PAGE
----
Logan Noir is Coming

“Logan” Gets the Black and White Treatment

Following last year's "Black & Chrome" version of Mad Max: Fury Road, another incredible sequel is getting the bold treatment.

Logan, the final chapter in the story of Hugh Jackman's Wolverine, got the best reviews of any X-Men movie, and the film out-grossed both X-Men Origins and The Wolverine. But director James Mangold wanted audiences to see his preferred version in theaters before the movie hits Blu-ray on May 23.

On May 16, only at Alamo Drafthouse theaters across the country, audiences can check out what they're calling Logan Noir, which includes the monochromatic version of the film, along with a stream of a live Q&A with Mangold. Attendees are encouraged to wear all black and white, which can earn them a limited edition poster. Fans might also get their questions answered by Mangold by using the hashtag #AskAlamo on Twitter.

This will be the only time (for now) that the black-and-white version will be shown in theaters, so you'll need to act fast if you want to see this version of Wolverine's one last ride.


About Kip Mooney

Kip Mooney
Like many film critics born during and after the 1980s, my hero is Roger Ebert. The man was already the best critic in the nation when he won the Pulitzer in 1975, but his indomitable spirit during and after his recent battle with cancer keeps me coming back to read not only his reviews but his insightful commentary on the everyday. But enough about a guy you know a lot about. I knew I was going to be a film critic—some would say a snob—in middle school, when I had to voraciously defend my position that The Royal Tenenbaums was only a million times better than Adam Sandler’s remake of Mr. Deeds. From then on, I would seek out Wes Anderson’s films and avoid Sandler’s like the plague. Still, I like to think of myself as a populist, and I’ll be just as likely to see the next superhero movie as the next Sundance sensation. The thing I most deplore in a movie is laziness. I’d much rather see movies with big ambitions try and fail than movies with no ambitions succeed at simply existing. I’m also a big advocate of fun-bad movies like The Room and most of Nicolas Cage’s work. In the past, I’ve written for The Dallas Morning News and the North Texas Daily, which I edited for a semester. I also contributed to Dallas-based Pegasus News, which in the circle of life, is now part of The Dallas Morning News, where I got my big break in 2007. Eventually, I’d love to write and talk about film full-time, but until that’s a viable career option, I work as an auditor for Wells Fargo. I hope to one day meet my hero, go to the Toronto International Film Festival, and compete on Jeopardy. Until then, I’m excited to share my love of film with you.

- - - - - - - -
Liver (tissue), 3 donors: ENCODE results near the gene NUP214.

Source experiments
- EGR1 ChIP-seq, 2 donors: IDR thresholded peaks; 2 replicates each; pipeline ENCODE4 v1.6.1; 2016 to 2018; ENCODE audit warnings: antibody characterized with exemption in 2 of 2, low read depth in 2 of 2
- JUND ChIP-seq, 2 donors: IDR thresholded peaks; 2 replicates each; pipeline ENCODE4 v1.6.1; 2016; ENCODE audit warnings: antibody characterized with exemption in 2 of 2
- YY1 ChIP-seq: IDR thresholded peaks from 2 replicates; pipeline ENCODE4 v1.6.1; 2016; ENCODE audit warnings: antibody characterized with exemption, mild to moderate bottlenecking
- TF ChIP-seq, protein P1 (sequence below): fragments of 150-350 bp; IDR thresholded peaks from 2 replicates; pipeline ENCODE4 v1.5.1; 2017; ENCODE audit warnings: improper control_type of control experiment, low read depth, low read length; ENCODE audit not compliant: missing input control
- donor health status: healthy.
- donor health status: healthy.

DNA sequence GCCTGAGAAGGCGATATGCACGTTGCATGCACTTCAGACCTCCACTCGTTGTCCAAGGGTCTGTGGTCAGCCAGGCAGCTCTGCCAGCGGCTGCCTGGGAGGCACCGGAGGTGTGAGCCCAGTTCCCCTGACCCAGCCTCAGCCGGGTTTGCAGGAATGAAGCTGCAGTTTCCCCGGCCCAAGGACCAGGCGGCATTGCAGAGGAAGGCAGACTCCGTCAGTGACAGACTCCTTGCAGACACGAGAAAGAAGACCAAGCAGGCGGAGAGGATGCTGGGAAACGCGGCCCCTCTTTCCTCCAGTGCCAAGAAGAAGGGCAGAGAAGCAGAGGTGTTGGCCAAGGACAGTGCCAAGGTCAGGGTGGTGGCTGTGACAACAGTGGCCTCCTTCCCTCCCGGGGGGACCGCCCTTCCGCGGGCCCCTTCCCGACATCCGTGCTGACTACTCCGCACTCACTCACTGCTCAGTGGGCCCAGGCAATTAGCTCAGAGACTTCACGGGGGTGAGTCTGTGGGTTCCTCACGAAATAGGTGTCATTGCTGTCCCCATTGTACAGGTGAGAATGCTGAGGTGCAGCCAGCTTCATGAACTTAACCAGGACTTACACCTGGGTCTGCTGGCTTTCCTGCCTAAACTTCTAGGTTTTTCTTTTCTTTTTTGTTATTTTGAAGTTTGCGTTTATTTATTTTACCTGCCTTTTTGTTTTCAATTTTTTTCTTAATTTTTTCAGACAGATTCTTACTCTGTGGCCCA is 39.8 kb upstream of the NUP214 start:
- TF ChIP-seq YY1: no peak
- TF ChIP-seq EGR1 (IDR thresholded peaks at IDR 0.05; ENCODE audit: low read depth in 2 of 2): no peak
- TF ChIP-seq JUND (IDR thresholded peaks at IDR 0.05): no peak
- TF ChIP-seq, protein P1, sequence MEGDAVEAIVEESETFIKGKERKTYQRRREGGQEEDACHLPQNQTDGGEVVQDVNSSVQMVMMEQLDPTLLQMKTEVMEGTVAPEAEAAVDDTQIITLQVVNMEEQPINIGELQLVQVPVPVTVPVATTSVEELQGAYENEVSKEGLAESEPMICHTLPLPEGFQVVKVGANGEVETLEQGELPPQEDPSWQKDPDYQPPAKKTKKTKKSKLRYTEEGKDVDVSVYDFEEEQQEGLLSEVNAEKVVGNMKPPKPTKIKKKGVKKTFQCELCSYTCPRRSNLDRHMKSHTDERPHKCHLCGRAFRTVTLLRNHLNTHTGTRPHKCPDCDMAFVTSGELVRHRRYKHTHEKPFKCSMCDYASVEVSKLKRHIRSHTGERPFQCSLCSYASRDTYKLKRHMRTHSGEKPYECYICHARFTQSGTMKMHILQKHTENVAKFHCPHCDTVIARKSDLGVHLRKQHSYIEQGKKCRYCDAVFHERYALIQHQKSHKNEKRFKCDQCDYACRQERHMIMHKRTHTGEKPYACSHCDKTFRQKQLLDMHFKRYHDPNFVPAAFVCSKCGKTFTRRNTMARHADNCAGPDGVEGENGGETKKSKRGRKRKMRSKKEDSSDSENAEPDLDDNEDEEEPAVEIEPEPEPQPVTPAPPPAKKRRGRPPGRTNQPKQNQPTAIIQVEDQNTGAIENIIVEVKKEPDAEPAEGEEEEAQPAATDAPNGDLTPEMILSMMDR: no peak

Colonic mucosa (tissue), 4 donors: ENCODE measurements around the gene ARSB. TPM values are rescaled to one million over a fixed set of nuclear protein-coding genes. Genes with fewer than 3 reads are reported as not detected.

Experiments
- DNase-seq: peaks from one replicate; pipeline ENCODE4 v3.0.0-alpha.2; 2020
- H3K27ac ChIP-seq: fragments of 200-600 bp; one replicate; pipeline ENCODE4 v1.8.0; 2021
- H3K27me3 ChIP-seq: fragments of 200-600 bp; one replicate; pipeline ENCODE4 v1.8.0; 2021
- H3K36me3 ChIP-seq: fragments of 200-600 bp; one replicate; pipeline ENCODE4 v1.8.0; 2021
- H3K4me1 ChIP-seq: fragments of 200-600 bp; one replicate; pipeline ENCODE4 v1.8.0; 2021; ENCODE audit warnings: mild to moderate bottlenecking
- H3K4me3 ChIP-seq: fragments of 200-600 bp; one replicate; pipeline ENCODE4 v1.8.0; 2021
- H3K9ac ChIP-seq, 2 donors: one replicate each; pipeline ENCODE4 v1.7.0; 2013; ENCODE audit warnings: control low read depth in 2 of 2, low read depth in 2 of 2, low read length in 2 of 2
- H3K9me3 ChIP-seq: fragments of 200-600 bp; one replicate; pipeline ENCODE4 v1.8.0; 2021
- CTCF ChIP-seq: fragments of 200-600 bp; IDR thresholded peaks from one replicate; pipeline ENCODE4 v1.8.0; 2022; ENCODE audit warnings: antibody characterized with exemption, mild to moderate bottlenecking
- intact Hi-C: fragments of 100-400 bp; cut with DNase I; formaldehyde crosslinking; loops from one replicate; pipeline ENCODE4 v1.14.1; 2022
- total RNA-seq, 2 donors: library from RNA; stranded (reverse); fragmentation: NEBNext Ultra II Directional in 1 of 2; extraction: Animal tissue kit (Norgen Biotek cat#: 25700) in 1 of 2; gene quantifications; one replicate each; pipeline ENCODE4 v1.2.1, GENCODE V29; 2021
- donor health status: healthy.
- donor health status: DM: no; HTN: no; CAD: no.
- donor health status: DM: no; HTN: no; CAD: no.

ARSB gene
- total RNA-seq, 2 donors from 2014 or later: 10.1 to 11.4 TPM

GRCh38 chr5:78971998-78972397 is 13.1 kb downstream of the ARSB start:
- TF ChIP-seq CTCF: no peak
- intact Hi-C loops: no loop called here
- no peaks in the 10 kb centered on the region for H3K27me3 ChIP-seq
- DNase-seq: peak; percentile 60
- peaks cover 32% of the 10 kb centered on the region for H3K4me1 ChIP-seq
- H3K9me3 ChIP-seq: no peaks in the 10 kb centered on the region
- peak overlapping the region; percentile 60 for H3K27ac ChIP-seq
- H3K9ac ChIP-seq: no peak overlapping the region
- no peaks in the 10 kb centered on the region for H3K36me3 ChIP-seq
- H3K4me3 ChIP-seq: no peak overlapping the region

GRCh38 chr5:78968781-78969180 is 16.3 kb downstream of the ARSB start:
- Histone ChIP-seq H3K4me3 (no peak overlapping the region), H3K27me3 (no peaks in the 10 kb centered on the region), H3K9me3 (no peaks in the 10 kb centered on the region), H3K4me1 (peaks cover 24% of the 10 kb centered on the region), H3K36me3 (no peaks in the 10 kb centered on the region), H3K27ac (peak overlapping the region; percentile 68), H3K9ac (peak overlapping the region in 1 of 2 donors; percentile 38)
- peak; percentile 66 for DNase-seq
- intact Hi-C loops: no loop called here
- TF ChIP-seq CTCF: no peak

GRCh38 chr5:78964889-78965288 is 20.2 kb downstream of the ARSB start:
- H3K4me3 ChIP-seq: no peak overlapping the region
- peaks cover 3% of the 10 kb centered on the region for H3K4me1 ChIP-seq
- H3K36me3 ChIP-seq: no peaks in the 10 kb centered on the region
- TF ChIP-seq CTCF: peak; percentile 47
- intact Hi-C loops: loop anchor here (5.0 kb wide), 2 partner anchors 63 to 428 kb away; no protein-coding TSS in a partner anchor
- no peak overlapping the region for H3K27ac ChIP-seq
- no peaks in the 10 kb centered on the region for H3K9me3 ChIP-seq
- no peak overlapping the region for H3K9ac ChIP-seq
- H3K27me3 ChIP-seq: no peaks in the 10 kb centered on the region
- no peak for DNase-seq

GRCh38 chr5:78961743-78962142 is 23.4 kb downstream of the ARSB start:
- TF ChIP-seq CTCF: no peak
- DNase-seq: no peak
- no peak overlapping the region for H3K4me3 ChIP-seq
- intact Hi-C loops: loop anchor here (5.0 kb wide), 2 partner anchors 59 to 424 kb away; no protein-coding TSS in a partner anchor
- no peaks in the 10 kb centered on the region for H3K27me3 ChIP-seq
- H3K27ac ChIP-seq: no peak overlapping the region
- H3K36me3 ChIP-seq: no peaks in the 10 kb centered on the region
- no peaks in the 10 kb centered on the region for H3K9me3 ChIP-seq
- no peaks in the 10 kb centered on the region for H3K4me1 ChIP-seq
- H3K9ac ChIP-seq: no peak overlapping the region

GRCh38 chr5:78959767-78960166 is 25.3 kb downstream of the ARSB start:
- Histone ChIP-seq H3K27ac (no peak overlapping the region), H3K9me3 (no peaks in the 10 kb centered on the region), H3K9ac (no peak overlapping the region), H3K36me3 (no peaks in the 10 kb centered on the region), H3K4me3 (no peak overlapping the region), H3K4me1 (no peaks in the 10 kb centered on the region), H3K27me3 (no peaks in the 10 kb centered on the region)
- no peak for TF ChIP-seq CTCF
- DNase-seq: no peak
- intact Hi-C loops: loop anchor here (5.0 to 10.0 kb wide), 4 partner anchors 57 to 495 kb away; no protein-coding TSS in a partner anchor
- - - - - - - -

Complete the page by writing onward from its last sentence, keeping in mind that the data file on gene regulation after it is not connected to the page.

Leave a Reply

Your email address will not be published. Required fields are marked *